Homer’s The Odyssey is referenced by some prohibitionists to show that wine was diluted by as much as twenty parts water to one part wine. This is part of the evidence that wine was so diluted in biblical times that it bore no resemblance to modern wine. This mention of The Odyssey is misleading.
In Book IX of The Odyssey, Ulysses is telling King Alcinous how he bested the Cyclops, Polyphemus. As part of this tale, Ulysses tells of a fabulous wine he was given by a priest of Apollo that was irresistible even when diluted with twenty parts water. Ulysses uses this wine to get Polyphemus drunk, then gouges out the Cyclops’ eye.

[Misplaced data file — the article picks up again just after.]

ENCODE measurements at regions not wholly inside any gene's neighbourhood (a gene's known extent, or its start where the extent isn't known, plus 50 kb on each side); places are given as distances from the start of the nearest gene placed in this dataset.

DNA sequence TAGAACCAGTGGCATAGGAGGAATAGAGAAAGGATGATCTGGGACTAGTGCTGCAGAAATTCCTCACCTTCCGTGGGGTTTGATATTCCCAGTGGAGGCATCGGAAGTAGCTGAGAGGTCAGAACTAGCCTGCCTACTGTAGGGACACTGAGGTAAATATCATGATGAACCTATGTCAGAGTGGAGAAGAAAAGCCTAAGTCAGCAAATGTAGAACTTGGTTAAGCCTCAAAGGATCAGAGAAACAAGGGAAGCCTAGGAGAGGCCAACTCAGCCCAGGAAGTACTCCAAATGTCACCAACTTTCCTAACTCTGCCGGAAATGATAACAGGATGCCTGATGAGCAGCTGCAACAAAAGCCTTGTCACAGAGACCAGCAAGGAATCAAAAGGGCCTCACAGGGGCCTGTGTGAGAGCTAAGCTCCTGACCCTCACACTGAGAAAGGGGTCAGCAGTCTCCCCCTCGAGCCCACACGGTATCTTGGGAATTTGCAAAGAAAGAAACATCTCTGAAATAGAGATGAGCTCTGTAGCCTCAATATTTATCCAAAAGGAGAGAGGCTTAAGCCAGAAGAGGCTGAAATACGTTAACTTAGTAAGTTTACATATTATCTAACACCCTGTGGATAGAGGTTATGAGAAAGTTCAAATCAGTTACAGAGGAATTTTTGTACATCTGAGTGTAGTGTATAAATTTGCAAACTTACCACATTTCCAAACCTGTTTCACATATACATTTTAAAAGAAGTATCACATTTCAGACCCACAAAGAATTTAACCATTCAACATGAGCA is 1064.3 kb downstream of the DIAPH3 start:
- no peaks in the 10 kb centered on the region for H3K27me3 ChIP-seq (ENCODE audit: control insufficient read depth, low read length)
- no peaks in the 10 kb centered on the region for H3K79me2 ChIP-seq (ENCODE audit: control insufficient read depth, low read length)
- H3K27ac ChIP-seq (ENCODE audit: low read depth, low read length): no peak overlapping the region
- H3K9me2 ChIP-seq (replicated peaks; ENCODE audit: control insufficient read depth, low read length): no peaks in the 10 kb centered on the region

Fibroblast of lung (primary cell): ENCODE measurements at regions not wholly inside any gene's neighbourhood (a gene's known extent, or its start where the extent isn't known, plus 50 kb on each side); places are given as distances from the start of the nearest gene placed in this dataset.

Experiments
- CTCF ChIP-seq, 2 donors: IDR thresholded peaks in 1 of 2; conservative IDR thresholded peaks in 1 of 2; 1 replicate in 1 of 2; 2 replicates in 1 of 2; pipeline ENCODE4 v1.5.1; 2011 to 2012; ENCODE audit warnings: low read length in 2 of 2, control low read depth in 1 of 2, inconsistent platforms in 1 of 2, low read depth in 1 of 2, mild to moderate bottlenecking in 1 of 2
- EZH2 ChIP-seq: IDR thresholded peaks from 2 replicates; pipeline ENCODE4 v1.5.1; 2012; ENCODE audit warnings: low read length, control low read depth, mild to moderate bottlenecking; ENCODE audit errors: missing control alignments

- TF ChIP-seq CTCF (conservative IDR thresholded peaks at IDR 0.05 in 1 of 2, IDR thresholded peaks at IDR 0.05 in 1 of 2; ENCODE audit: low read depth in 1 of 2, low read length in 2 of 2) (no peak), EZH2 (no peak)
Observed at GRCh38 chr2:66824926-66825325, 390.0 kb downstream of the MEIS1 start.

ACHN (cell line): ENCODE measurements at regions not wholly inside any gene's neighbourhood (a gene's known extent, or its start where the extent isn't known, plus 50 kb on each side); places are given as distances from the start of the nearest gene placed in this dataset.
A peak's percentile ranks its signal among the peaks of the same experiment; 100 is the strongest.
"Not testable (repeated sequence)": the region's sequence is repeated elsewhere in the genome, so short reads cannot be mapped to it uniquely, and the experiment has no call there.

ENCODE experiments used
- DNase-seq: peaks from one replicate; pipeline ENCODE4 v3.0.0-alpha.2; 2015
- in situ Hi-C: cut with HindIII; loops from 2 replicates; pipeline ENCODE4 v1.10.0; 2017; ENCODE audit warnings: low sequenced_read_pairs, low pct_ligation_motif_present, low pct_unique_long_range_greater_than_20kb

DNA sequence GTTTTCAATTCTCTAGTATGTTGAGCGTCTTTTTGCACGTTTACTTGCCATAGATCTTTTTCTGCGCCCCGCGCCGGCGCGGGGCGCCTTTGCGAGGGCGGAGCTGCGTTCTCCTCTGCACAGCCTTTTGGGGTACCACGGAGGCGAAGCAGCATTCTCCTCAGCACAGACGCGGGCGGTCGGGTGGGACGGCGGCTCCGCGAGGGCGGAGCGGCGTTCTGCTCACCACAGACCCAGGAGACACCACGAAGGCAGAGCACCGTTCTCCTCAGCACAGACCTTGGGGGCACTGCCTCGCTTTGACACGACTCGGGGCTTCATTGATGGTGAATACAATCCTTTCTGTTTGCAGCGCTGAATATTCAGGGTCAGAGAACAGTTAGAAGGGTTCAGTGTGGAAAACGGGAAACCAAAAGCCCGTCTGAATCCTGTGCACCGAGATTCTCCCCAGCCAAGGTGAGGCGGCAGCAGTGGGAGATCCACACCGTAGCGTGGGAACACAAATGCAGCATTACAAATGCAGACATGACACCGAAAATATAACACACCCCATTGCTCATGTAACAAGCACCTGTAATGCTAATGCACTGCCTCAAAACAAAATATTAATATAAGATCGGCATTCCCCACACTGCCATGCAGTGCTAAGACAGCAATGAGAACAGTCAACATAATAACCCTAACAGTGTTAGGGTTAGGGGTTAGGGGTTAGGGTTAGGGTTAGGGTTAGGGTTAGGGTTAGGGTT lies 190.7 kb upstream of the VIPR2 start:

Perhaps now would be a good time to point out that The Odyssey is Greek mythology. The wine is just as fictitious as the Cyclops. The wine was made up by Homer as a plot device for the purpose of providing Ulysses with a means to defeat the Cyclops. Homer’s The Odyssey tells us no more about Greek wine drinking practices than the Grimm Brothers’ Hansel and Gretel tells us about German home construction materials.